The budget proposes funding increases for a number of programs that support graduate education and research, which are critical to maintaining America’s global leadership in the knowledge-based economy of the 21st century. The priorities outlined in the FY 2011 budget also recognize that support for graduate education is essential to the development of a highly-trained workforce…
As the budget proposes a freeze for most discretionary spending, CGS especially appreciates the following key provisions that support graduate education and research… Funding for the RE-ENERGYSE program, a new partnership between the Department of Energy and NSF that will include graduate fellowships for both master’s and doctoral students in clean energy fields.
For more on RE-ENERGYSE see here.
From the Harvard Business Review blog, “The U.S. Must Grab the Lead on Green“:
After the Copenhagen Summit, New York Times columnist Tom Friedman wrote about the importance of sustainability to America’s future competitiveness: “An Earth Race led by America — built on markets, economic competition, national self-interest and strategic advantage — is a much more self-sustaining way to reduce carbon emissions than a festival of voluntary, nonbinding commitments at a U.N. conference.”
First the bad news. We’re already behind on the Earth Race.
“Rising Tigers, Sleeping Giant,” a report from the Information Technology and Innovation Foundation (ITIF) and the Breakthrough Institute, gives a bleak outlook. ITIF founder Rob Atkinson says that, between 2009 and 2013, the governments of China, Japan, and Korea will out-invest the U.S. three to one in CleanTech: $509 billion vs. $172 billion.
How did we get to this place? Have we lost the will to compete?
The full post is well worth reading here.
“Bill Gates wants clean, cheap energy more than he wants to pick the next 50 years worth of presidents, even more than he wants a miracle vaccine,” reports the Breakthrough Institute. “At least that’s how he ranked his number one wish while describing climate change as the world’s greatest challenge to a rapt audience at the TED conference last week.”
Just weeks after lending his voice to a growing “innovation consensus” by writing on his blog, Gates Notes, that innovation, not just insulation, must be the focus if we are serious about “getting to zero,” Gates’ TED speech expanded on what we need to get there:
“We need energy miracles. The microprocessor and internet are miracles. This is a case where we have to drive and get the miracle in a short timeline.”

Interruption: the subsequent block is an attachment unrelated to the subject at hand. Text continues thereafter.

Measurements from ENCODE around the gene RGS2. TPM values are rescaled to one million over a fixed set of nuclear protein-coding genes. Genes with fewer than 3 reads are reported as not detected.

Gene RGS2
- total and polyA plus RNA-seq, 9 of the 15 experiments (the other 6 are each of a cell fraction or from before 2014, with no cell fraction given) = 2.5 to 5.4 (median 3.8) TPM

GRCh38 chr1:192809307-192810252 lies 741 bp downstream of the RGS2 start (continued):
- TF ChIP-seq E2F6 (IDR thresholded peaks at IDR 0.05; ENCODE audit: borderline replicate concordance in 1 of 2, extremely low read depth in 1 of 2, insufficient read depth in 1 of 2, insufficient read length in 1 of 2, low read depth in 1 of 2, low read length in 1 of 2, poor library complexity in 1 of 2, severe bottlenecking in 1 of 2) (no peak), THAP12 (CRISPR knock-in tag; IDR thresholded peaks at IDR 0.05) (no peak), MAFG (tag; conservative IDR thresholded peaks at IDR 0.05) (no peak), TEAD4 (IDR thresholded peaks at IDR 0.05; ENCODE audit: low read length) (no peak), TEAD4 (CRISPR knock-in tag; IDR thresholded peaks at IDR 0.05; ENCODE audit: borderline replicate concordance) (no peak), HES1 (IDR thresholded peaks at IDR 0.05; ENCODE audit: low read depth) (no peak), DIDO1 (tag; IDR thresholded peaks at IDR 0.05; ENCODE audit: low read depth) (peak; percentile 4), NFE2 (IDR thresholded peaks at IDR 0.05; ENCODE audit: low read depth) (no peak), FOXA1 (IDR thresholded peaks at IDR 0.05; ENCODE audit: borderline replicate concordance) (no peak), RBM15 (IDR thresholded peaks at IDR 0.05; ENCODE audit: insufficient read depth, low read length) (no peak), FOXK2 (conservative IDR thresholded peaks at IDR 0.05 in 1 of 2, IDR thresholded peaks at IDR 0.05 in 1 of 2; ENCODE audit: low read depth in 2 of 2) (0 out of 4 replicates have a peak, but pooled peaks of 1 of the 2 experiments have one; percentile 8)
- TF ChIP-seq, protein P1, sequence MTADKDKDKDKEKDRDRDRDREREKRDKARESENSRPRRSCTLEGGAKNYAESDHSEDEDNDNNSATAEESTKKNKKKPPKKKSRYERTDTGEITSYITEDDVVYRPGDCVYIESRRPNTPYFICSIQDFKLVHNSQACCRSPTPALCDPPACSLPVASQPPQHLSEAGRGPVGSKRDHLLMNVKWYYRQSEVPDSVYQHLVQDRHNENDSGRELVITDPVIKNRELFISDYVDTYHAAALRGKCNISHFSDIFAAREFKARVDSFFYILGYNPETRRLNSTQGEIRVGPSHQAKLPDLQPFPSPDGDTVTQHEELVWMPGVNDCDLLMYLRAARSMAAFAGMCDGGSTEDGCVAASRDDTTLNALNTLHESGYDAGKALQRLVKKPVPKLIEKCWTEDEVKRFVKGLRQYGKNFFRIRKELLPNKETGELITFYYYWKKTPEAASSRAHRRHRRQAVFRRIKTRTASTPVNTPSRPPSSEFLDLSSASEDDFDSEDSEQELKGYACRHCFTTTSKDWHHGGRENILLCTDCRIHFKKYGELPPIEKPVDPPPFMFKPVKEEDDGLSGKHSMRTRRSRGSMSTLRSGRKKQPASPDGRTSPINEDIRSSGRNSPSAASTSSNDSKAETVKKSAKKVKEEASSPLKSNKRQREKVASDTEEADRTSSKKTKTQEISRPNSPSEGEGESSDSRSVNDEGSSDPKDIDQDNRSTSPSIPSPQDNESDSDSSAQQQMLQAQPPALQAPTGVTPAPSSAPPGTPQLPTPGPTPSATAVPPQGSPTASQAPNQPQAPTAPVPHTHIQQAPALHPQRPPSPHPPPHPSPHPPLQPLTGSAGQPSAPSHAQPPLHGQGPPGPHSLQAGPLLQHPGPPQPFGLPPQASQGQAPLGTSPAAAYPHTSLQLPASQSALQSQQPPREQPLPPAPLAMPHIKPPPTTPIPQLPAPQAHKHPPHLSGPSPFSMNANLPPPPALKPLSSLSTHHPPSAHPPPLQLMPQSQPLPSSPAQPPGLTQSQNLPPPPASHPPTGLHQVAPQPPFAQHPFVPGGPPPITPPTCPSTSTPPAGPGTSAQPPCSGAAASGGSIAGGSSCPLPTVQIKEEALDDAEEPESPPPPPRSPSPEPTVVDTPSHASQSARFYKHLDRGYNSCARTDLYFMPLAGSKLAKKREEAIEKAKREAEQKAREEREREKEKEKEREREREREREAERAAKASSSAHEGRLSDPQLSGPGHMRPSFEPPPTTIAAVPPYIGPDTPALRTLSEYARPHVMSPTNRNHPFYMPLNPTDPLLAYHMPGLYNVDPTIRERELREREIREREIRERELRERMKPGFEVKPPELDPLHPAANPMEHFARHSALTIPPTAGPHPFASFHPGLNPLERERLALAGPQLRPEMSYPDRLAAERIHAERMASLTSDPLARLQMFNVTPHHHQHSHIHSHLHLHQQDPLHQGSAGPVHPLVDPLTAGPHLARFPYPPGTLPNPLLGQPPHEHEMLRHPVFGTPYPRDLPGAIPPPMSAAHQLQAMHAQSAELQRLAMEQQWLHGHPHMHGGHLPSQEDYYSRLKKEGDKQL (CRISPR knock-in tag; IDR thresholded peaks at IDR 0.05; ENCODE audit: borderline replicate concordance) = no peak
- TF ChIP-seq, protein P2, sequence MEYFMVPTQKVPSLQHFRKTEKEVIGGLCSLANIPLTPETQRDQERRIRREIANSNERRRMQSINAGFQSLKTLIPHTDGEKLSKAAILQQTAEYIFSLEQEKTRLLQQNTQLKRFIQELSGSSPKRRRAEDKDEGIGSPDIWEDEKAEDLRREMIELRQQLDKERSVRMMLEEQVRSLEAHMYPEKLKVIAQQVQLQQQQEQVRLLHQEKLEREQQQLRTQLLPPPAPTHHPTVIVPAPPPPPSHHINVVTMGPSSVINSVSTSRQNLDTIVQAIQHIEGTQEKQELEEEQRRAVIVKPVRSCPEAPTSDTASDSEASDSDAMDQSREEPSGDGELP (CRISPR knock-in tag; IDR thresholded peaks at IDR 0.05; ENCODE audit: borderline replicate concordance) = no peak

Gates emphasized the need for an energy miracle portfolio that includes carbon capture and storage and nuclear as well as wind and solar. According to CNN’s coverage of the conference (the video is not posted yet), Gates showed particular interest in the potential for nuclear waste reprocessing as a source of clean, cheap energy.
Read the full post and watch Bill Gates’ TED talk here:
Two weeks ago, the Stanford Political Union hosted a climate and energy policy debate featuring Teryn Norris, Director of Americans for Energy Leadership, who spoke about the global clean energy race and its implications for U.S. policy:
Two months ago, hundreds of world leaders and tens of thousands of activists gathered in Copenhagen to craft a new global treaty to replace the Kyoto Protocol in 2012. Green groups put on a spectacle – yes, Greenpeace even docked two of its famous boats nearby to “help in pushing the delegates” – and some observers declared it a make or break event in global climate history.
Today, there is strikingly little to show for the whole affair, momentum has slowed to a crawl and hardly anyone is discussing the aftermath. For good reason: the Copenhagen Accord is basically a voluntary agreement with obscure objectives, and its impact will be negligible. Michael Cutajar, the former chairman of the United Nations Framework Convention on Climate Change (UNFCCC) negotiation group, said that “Beyond the lack of clarity in its drafting, its main weakness is the lack of ambition and identifying responsibilities… Who should do what, and when, in order to limit warming to two degrees?”
What went wrong at Copenhagen? As I recently argued on BBC World View, the outcome was primarily the result of a flawed UNFCCC process and policy framework. The first and most obvious problem was imagining that 192 countries – some of which represent thousands of times more people than others – could produce a meaningful climate mitigation treaty. The UNFCCC process is kind of like the U.S. Senate (today one of the most dysfunctional national legislative bodies in the world) but at least four times as complicated.